A British statesman once observed that his nation had no permanent friends, only permanent interests. That is certainly evident in the dramatic rehabilitation of Germany.
In Changing Enemies, Noel Annan, who served in British intelligence, documents how his agency labored successively to destroy and then reconstruct Germany. Just how does one rebuild a nation twisted by totalitarianism and devastated by war? Mr. Annan's account illustrates the practical difficulties that so often bedevil the attainment of lofty political goals, in this case, the creation of a democratic Germany.
A related tale is told by Lonnie Johnson in Central Europe. Mr. Johnson, who has lived in Austria for the last quarter century, takes a long view, presenting the history of Central Europe from about the year 1000 through the collapse of communism in 1989. The sweep of history is hard for Americans to imagine: the Ottoman, Habsburg, Wilhelmine, and Czarist empires, swept away by World War I; the small successor states, carried off by the Nazi whirlwind; Hitler's Reich, destroyed by World War II; and the Soviet empire, collapsed of its own weight. It's a saga that will also help readers understand the ongoing Balkans wars, to the extent that anyone can.
After so much activity and conflict, it is perhaps not surprising that Europe seems exhausted. But was its decline inevitable? In The Idea of Decline in Western History, Arthur Herman, a history professor at George Mason University, traces "declinist" thought from the Romantics of the late 1700s to the political correctness and environmental movements today. He warns: "Modern pessimism has done more than just counterbalance excessive optimism regarding the future; it has managed to wreck our faith in the idea of civilization itself." Even for Christians who possess a transcendent understanding of history, this is an important book.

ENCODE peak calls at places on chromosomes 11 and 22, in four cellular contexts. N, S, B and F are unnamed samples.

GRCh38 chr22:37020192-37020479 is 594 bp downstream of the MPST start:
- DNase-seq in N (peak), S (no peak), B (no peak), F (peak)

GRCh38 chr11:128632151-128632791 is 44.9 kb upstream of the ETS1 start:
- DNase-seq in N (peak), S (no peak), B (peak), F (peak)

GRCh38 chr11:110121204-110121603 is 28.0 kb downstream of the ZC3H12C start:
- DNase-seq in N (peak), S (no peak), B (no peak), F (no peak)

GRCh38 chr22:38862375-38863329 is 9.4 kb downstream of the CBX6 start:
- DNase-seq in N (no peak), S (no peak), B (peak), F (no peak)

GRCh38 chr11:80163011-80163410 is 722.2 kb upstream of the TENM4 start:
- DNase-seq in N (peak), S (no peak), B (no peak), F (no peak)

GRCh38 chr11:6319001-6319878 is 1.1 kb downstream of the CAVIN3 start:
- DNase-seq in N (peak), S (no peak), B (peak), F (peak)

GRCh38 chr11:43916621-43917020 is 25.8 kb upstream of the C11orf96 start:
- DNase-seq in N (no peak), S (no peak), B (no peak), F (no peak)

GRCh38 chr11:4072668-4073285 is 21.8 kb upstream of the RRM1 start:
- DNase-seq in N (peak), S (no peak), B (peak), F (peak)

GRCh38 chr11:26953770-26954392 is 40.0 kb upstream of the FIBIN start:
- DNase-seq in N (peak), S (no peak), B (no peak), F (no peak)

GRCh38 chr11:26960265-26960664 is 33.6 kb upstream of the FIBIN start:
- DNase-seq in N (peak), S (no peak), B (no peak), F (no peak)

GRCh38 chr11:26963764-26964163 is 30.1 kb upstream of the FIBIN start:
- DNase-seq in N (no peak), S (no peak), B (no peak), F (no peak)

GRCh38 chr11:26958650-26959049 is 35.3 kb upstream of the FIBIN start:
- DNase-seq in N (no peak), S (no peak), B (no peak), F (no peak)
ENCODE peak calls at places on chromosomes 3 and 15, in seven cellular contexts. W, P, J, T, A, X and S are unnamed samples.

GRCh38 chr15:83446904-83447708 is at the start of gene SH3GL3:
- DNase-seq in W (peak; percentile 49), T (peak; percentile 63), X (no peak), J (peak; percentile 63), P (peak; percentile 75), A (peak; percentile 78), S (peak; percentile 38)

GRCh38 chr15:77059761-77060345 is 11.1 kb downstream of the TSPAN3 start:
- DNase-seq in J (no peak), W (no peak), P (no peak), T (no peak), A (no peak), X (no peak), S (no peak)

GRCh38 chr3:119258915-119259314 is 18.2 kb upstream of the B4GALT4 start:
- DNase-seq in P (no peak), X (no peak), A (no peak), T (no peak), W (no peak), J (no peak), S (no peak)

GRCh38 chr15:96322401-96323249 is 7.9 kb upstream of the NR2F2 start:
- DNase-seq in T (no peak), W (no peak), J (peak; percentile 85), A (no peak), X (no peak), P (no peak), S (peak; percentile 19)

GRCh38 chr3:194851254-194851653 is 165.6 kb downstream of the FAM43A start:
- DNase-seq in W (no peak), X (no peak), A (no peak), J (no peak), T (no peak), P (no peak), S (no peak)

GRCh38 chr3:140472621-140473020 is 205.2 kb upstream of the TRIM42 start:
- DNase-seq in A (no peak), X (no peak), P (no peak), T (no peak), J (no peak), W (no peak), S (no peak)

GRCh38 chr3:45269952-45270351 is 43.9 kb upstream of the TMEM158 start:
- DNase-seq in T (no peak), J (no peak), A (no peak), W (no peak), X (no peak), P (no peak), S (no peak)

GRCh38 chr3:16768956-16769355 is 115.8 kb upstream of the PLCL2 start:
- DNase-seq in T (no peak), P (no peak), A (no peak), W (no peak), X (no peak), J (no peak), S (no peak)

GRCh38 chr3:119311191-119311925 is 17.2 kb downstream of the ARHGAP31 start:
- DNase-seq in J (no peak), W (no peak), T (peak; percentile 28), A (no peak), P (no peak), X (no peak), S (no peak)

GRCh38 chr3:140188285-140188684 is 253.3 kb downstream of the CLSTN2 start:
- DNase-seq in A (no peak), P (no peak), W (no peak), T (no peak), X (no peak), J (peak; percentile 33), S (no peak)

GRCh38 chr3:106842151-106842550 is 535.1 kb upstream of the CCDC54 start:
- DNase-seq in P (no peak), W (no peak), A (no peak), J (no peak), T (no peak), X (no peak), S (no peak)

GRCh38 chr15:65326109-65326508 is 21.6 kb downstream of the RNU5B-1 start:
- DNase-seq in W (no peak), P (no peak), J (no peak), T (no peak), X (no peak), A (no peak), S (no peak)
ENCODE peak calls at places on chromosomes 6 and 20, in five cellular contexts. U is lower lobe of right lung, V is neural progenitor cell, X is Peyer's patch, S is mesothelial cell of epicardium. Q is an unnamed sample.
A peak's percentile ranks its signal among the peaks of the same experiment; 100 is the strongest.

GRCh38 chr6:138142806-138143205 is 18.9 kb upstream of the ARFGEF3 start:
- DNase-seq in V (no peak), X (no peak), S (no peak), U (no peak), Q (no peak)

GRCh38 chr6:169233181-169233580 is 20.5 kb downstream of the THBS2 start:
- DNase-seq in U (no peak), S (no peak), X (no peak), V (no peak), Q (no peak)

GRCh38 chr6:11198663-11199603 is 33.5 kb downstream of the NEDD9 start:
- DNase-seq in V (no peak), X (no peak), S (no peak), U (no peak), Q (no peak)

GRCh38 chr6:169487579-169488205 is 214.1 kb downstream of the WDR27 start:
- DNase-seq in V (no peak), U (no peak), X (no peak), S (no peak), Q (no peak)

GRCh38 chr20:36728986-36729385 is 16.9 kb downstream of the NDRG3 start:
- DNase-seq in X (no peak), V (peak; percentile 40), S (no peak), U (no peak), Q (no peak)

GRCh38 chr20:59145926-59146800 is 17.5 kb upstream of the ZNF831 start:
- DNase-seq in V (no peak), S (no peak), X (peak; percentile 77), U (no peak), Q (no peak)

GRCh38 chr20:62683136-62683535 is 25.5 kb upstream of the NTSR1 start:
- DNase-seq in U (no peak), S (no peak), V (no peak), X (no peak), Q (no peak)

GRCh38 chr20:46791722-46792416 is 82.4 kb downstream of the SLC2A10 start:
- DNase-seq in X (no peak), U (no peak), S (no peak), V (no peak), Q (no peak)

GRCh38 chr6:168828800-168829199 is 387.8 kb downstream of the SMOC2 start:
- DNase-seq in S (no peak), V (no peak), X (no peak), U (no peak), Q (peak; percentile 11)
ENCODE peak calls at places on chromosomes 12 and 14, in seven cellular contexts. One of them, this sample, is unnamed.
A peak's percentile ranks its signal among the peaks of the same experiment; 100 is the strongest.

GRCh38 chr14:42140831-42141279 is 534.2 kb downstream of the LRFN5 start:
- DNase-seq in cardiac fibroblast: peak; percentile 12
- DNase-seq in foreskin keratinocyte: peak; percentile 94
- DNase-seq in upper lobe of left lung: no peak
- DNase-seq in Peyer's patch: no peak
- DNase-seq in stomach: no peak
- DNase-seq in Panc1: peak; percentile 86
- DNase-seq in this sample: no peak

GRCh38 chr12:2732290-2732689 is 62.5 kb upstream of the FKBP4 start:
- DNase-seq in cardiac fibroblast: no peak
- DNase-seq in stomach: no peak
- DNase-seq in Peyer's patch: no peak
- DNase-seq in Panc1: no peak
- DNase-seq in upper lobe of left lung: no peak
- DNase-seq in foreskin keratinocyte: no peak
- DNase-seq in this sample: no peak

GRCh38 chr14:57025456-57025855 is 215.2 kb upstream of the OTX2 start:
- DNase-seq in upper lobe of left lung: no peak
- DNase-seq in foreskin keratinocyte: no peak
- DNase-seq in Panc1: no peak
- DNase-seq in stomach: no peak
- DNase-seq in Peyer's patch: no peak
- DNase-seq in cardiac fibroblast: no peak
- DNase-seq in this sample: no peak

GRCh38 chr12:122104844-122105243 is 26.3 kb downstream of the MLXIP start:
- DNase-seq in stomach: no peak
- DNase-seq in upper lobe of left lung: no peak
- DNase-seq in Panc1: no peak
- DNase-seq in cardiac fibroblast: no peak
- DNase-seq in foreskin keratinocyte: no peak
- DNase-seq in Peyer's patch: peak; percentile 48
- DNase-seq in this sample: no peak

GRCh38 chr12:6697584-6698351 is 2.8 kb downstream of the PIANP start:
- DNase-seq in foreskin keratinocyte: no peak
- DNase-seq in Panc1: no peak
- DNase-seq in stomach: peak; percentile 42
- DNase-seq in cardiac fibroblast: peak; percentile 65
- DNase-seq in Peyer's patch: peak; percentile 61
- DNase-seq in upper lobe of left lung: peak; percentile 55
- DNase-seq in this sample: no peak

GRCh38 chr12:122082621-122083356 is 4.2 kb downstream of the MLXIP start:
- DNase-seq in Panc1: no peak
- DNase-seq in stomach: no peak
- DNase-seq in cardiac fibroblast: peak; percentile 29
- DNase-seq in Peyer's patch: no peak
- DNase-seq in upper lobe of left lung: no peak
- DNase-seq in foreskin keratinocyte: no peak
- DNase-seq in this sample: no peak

More vibrant than contemporary Europe is East Asia, hosting the world's fastest-growing economies and the world's next potential superpower, China. Governments have long dominated life in East Asia, but capitalism and democracy have begun to overturn the existing order. Many countries now sport burgeoning civil societies--non-governmental organizations, think tanks, and philanthropic groups. Emerging Civil Society, which details this important phenomenon, isn't a book for the average reader, but it provides a wealth of information for anyone interested in the development of institutions outside of government.
That America suffers from serious racial divisions should be evident to anyone who watches the news. It is also evident from reading The Darden Dilemma, which assesses the "conflicting loyalties" of Christopher Darden, the black prosecutor in the O.J. Simpson trial. That prosecuting an accused murderer could be thought to engender "conflicting loyalties" demonstrates the depth of our race problem.